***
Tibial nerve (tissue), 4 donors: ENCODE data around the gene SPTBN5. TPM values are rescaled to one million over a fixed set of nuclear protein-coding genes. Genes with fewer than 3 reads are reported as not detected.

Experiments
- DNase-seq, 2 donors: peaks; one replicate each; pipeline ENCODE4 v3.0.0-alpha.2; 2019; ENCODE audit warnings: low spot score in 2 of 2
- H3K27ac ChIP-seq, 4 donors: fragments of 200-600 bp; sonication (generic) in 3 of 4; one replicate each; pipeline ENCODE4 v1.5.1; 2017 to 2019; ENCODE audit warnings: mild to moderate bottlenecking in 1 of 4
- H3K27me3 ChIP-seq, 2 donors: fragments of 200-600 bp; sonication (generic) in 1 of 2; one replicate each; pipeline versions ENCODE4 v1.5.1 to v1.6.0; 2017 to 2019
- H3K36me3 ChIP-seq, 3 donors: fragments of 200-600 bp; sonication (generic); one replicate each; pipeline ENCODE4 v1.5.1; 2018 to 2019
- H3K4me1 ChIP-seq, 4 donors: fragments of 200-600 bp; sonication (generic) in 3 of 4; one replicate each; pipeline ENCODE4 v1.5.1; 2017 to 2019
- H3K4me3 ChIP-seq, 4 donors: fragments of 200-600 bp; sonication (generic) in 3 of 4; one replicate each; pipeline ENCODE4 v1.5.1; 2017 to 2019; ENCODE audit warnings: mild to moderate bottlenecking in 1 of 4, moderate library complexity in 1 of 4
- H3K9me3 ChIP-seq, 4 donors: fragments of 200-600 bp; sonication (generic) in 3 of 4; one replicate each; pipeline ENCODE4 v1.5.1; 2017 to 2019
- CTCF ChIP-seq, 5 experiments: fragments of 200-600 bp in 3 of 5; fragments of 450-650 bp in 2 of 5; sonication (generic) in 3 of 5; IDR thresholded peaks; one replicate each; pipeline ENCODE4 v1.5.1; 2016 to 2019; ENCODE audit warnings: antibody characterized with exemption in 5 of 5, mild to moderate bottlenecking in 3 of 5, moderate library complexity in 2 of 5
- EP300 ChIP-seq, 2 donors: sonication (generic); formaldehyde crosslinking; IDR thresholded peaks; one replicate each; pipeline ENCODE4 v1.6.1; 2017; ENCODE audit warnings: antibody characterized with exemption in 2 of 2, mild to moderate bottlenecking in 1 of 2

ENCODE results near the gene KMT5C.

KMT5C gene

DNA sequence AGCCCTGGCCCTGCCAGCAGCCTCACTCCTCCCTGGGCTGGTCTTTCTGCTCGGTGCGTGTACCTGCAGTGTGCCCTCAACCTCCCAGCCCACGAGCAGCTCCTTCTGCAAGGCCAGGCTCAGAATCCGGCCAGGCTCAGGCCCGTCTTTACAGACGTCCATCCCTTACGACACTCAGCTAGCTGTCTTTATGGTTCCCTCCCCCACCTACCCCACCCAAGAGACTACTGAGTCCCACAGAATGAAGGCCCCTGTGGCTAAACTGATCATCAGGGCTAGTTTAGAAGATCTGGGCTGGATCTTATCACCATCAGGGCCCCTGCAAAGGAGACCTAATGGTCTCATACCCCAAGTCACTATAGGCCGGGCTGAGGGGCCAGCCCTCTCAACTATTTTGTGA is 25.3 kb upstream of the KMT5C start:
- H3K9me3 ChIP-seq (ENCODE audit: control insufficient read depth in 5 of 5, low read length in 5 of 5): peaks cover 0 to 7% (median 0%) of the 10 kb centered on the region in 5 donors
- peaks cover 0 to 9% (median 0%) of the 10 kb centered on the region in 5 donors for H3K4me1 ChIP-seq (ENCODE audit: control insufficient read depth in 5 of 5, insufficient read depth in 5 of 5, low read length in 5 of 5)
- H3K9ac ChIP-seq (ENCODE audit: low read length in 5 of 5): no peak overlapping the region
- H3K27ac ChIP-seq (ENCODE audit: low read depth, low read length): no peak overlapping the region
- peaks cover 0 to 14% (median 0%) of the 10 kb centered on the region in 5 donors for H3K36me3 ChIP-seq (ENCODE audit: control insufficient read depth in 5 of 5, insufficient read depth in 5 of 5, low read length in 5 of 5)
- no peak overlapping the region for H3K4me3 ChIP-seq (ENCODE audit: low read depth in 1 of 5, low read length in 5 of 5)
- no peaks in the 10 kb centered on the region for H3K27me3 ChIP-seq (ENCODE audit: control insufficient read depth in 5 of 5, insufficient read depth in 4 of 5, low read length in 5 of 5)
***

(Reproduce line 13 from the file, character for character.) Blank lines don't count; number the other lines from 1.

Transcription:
KMT5C gene